Publication: Eurasia Daily Monitor Volume: 3 Issue: 130

Dagestan has experienced a wave of armored-car robberies this spring. The costliest attacks took place in Khasavyurt, Makhachkala, and in the mountainous Utsukul district. In March a bank vehicle in Khasavyurt was robbed of 1 million rubles. In April gunmen held up a bank vehicle in Makhachkala, the capital, taking 24 million rubles (about $1 million). Then on June 5 bandits made off with 18 million rubles from an armored car in Utsukul district. According to Kommersant newspaper, the bank vehicle in the Utsukul district was first stopped by a roadside bomb, and then the car was attacked by gunfire coming from the nearby forest. The three guards were killed; the bandits seized their weapons and took the stacks 50-ruble and 100-ruble notes and the gold coins that were also in the car (Kommersant, June 6).

Such frequent robberies have forced security officials to respond, and they reluctantly admitted that these robberies were not mere instances of local banditry, but well-calculated attacks organized by the Dagestani insurgency. Sergei Salodolnikov, deputy head of the Main Directorate of the Russian Interior Ministry for the Southern Federal District, said that the lack of foreign financing had driven the rebels to commit crimes (, July 6).

Beyond Dagestan, other North Caucasus republics have seen a similar burst of armored-car robberies. On April 12, a group of gunmen robbed a bank vehicle in North Ossetia (Kavkazky Uzel, April 12). However, the militants in that attack not only robbed the bank vehicle, but also some local businessmen. Last year in North Ossetia rebels confiscated $65,000 from a local alcohol dealer under the pretext that Islamic Sharia law banned alcohol. Ossetian rebels also claim that they shake down local drug dealers, blaming them for “poisoning Muslims.”

The most lucrative heist to date occurred in Ingushetia, another section of the North Caucasus. In February 2006 insurgents kidnapped Magomed Chakhkiev, a KGB veteran, Ingushetia’s prosecutor general, and a close relative of Ingush President Murat Zyazikov. Chakhkiev is widely regarded as one of the most influential figures in the republic. The militants who kidnapped him demanded either the release of all Ingush rebels then held in Russian prisons or a ransom. Chakhkiev was released in early May. Officials say that a special operation liberated him and that no money was paid to the kidnappers.

However, the website published another version of events. Quoting sources from Zyazikov’s entourage, the website says that a $10 million ransom was paid to the militants. On May 1, Zyazikov’s envoys brought a suitcase packed with U.S. dollars to the mountain forest near Ali-Urt village. Officers from the Russian Federal Security Service (FSB) had placed a radio transmitter inside the case in order to identify the location of the rebel base, but the frightened messengers tipped off the gunmen when they handed over the briefcase. The militants put the money into another bag and hung the briefcase on a tree. Two hours later the tree was attacked by an air strike, but the rebels had already vacated the place, taking the $10 million with them (, May 3).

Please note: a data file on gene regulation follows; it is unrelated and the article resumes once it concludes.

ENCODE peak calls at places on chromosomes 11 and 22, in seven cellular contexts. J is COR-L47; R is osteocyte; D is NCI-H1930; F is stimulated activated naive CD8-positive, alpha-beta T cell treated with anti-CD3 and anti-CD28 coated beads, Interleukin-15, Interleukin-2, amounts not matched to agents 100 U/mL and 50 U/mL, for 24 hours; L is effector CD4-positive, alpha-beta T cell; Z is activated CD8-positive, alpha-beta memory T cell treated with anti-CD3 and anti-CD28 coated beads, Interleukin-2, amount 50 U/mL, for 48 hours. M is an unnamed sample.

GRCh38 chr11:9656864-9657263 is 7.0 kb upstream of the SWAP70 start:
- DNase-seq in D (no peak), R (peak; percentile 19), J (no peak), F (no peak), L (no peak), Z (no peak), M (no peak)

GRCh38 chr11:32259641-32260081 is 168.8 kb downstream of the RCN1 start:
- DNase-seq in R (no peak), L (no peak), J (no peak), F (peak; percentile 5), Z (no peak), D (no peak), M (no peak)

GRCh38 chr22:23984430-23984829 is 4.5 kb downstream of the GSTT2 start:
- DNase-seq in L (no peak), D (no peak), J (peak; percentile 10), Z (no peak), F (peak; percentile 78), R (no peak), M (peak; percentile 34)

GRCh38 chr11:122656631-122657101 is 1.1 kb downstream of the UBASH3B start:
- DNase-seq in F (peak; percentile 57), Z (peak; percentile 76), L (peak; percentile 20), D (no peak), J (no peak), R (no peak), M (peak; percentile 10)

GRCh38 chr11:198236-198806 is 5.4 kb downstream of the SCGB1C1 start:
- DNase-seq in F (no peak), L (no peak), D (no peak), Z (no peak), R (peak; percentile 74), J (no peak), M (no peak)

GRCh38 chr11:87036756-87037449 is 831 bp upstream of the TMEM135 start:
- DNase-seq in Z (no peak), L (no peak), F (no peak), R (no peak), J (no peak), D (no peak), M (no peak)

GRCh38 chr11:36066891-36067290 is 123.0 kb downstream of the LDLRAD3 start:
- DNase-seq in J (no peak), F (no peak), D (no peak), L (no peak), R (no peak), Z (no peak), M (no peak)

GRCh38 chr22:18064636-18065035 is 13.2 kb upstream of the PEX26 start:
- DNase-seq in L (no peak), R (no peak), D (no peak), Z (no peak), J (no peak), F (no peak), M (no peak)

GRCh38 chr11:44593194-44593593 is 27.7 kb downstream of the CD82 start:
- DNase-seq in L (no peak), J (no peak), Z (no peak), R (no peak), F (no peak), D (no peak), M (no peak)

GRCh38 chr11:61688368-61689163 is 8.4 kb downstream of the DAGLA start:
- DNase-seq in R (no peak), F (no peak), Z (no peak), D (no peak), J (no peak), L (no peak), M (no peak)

Early this year Nikolai Shepel, Russian prosecutor general to the Southern Federal District, told Izvestiya that the main sources of income for the terrorist groups in the North Caucasus were robbery, racketeering, kidnapping, and drug trafficking (Izvestiya, January 9). Just two days before Shepel’s interview, Chechen warlord Shamil Basaev had promised in an interview with Kavkaz Center to solve the insurgency’s financial problems by spring. Evidently, his solution is robbery.

It is no secret that the rebels in Chechnya get money from officials in the pro-Russian government who either sympathize with them or are terrified of them. Even now almost all village chiefs in the mountain districts of Chechnya give money to the insurgency. In 2004 the website posted a copy of a letter written by the Chechen field commander to the head of the administration of Elistanzhi village demanding a payment of $5,000 “for Jihad.” A source in Chechnya has told Jamestown that nothing has changed since that time. However, no amount of money will be sufficient for the rebels who intend to spread war across the entire North Caucasus. According to Basaev’s plans, robberies in Dagestan and Ossetia and kidnappings in Ingushetia will cover the deficit.

Late last year Alexander Torshin, head of the commission investigating the 2004 hostage crisis in Beslan, said in an interview published in Moskovsky komsomolets on December 22, that no more than 10% of the rebels’ funding now comes from outside Russia; most of the remaining money comes — indirectly — from the Russian government budget. Recent events confirm this claim. Despite numerous declarations and official Kremlin rhetoric, it is clear that the North Caucasus insurgency is largely self-financing, rather than a beneficiary of al-Qaeda or other forces of international terrorism.